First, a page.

All posts for the month March, 2011

This past weekend I spoke at Westside on Ephesians 4. The last service I said a lot more than I did in any other service. For instance, i think I may have said to the Christians in the room, “Either start changing or get off the boat.” It came out in light of the reality that there is very little that distinguishes Christians from the rest of the world. And as a result, the word of God becomes null and void. If His word doesn’t have the power to change our character then what are we doing?

I mentioned a guy named Josh who has struggled with anger ( and my past struggle with losing my temper. My testimony is that God has changed me and is constantly helping me and Josh become more like Jesus.

So, in what way is God changing you?

Have you ever wondered why there are so many different denominations and types of churches? There is every flavor of baptist, Pentecostal, episcopal and so on.

When we planted a church in Sisters, Oregon over a decade ago, one of the first questions we were asked by a Christian was, “Why are you starting another church? Why don’t you try and get all the churches together instead?” It was an interesting observation. In a town of less than 5,000 people we were the 11th church. But there were still at least 4,000 people who needed Jesus.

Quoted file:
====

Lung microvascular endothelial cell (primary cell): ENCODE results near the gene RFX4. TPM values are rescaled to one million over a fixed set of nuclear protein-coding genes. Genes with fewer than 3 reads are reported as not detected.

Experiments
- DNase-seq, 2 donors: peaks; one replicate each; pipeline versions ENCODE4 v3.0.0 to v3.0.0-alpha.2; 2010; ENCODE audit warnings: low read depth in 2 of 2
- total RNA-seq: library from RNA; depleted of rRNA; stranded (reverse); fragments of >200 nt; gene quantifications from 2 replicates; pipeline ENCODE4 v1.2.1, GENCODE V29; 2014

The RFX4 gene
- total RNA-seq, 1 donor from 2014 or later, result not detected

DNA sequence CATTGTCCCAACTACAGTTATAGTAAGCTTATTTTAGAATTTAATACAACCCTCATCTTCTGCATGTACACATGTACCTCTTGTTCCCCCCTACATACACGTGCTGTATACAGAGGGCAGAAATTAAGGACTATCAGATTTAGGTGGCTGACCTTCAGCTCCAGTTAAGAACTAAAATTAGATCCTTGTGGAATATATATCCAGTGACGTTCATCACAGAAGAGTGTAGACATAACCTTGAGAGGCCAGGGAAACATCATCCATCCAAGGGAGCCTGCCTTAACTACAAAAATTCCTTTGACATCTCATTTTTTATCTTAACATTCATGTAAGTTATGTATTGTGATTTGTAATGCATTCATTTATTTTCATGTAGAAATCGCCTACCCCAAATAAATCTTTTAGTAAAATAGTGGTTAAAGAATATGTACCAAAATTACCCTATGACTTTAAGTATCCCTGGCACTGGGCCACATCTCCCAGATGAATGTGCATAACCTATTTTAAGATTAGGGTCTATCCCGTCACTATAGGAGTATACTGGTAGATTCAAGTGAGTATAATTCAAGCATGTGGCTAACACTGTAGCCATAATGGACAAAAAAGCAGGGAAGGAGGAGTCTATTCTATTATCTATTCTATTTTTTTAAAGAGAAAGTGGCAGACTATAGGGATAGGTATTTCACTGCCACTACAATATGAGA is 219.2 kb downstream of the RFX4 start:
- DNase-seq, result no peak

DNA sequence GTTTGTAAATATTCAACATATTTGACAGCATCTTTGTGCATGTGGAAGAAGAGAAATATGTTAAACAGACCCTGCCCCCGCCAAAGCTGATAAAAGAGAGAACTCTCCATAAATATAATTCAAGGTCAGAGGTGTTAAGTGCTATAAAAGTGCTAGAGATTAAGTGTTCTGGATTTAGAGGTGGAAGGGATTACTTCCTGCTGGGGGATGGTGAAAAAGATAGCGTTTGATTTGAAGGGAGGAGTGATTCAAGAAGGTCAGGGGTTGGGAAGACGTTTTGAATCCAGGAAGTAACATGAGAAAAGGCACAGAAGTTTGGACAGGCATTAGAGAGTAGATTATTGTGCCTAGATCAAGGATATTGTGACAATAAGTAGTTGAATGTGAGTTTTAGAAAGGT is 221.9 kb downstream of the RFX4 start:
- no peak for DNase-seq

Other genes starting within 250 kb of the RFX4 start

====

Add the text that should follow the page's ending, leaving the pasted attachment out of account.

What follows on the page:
But what’s with all the different churches?

1 Corinthians 1:13 says, “Has Christ been divided into factions?” When you look at all the different segments of Christianity and how little we actually do together, you can start to wonder if we have fractured Christ into our own little pieces.

When we started the church in Sisters, it was popular to use a slogan something like, “we are not like other churches.” We chose not to define ourselves by what we were not, but by what we were. Still, the temptation was present to divide even more.

I’m not a proponent of getting rid of denominations. With so much diversity in our culture we need “different strokes for different folks”, but when churches and Christians intentionally set themselves apart or above other Christians, it’s wrong.

We set ourselves apart by our theology and consider people ‘less than’ if they don’t believe everything exactly as we do. We set ourselves apart by highlighting the weaknesses that exist in other churches, as if the church we are a part of is somehow perfect.